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  • Frederic Landry

Food for Thought before Developing Software for the Life Science Industry

Updated: Dec 7, 2022

For 10 years of my life, before founding InnovX with Scott McGrail, best of friend and business partner, I was responsible for designing technological solutions from a business standpoint, aka the product vision. This was a very interesting job, with very interesting people. Friends for life. At the beginning of those developing years, we were a brady bunch of consultants. We went from project to project with fuzzy focus, but it took a turn when we realized most of our clients had similar needs: They all needed to build a foundation to manage electronic files more efficiently. This was a huge shift at the time and our service-oriented consulting company therefore became a product oriented one. A software development company.


At a certain level, building software efficiently is not so different than building any product. It’s all about understanding the constraints that you must work within, clearly defining what you want to accomplish, and optimizing where and when you can. If your business is building software for the Life Sciences industry, InnovX can help.


Our team understands the life sciences industry (pharma, med device, laboratory, clinical research, you name it!), and can navigate this regulatory landscape. This is not an expertise you will typically find on a lean dev ops team, which is a shame. Designing and building a product efficiently and effectively, as stated above, involves understanding the constraints it is subject to. An interesting fact is that a large portion of critical system requirements for regulated industries such as life sciences, is rooted in laws and good practices. That's where your regulatory expert comes in. If you are developing software with the hope of selling it to the life science industry, you must understand the regulations your would-be customers are subject to.


G-X-what?

If you’ve never heard of GxP and want to sell your products to the life sciences industry, you may want to better manage your expectations. Until you can demonstrate that your system meets regulatory requirements, you will not be able to sell it. Well, you can try selling it, but no one will buy it, which is even worse… If you cannot bring confidence that your system will be easy to validate for GxP use, your products will present too much risk to safely adopt. Nice try, but no cigar.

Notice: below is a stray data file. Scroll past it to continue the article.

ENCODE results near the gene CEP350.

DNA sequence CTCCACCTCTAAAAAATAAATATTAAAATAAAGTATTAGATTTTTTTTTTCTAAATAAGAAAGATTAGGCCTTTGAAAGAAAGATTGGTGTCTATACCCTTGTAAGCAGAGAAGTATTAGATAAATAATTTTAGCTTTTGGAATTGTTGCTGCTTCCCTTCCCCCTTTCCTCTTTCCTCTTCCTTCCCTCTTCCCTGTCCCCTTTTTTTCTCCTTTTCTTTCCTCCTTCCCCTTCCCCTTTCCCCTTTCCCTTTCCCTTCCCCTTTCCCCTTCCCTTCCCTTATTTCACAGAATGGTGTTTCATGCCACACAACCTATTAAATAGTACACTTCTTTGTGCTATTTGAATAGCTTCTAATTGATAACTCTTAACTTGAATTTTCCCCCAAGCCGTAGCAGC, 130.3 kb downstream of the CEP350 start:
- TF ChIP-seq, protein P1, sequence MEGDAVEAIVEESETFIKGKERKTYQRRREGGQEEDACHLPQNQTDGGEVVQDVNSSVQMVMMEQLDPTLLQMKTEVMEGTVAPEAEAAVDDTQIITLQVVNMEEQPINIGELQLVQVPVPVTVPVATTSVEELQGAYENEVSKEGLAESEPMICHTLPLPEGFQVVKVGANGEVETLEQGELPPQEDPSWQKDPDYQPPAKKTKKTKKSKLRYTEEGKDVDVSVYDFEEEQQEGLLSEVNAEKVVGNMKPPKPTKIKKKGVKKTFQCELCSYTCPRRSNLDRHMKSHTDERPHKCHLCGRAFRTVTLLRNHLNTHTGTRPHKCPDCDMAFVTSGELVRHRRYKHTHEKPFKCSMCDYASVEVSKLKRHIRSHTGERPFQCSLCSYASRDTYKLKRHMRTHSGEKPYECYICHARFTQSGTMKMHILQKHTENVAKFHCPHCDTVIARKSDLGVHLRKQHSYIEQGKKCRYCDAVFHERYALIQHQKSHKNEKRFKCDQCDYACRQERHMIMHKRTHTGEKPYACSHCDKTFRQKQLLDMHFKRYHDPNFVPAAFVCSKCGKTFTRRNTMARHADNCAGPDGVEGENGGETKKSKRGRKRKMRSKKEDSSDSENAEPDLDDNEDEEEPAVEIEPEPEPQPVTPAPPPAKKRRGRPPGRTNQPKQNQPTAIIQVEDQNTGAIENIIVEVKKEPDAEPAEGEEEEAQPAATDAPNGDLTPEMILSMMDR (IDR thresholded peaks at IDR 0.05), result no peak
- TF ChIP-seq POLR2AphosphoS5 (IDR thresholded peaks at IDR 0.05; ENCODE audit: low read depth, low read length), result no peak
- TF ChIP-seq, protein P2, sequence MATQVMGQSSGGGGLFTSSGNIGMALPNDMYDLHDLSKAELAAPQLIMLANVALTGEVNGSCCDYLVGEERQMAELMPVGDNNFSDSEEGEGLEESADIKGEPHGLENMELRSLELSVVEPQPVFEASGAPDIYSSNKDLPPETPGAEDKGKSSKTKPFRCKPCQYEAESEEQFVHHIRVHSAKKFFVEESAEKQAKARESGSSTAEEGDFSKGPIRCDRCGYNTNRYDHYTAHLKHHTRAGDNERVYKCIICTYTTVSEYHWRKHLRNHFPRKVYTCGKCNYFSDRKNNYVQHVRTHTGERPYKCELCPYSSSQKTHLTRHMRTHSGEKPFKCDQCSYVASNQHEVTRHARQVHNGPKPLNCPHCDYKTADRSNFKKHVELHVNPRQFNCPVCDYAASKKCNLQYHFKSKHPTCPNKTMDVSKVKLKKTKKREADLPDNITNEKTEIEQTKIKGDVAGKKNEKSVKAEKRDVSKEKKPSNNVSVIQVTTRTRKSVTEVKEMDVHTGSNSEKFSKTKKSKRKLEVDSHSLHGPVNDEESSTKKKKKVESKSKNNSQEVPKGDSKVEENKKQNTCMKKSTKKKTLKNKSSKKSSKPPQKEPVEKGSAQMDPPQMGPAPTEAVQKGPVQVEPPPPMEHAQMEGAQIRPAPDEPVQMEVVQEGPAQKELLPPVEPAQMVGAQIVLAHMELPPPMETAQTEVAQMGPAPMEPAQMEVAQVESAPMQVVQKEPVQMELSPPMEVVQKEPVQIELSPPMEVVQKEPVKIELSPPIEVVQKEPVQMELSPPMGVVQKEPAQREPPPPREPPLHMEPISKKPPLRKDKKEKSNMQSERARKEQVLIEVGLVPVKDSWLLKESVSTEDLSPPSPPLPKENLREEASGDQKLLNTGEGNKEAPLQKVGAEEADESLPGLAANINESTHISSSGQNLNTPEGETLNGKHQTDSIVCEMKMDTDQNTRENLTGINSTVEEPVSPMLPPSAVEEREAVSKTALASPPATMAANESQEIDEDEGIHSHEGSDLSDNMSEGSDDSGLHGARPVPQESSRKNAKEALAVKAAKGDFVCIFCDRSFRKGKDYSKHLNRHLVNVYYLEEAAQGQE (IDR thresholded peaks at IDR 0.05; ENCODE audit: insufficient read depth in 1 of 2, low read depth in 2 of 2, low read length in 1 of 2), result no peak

In previous blogs, we explained which key regulations are required by life sciences organizations to validate their computerized systems. (By the way, computer system validation, also known as CSV, is a concept any software vendor working in the life sciences industry must know.) In another blog, we also explained how 21 CFR Part 11, a core piece of law, could be interpreted from both the software vendor and the end-user perspective, and that systems could not be “pre-validated” by a vendor, another important regulatory implication you might be interested by. This is the tip of the iceberg as it takes years of working within this regulatory landscape to apply it correctly.


If you are a software vendor wanting to have resounding success in the life sciences industry, do not go at it alone. Find yourself a regulatory partner to fine tune your product roadmap and your value proposition. Find a team of experts that can tool up your product and your team to hit the regulated market you wish to reach.


We have done this work for others, and for ourselves. We would be honored to support you. If you want to know more, it will be our pleasure to discuss with you and share our knowledge. To do this, click here to schedule a free consultation or contact us directly at info@innnovx.org .

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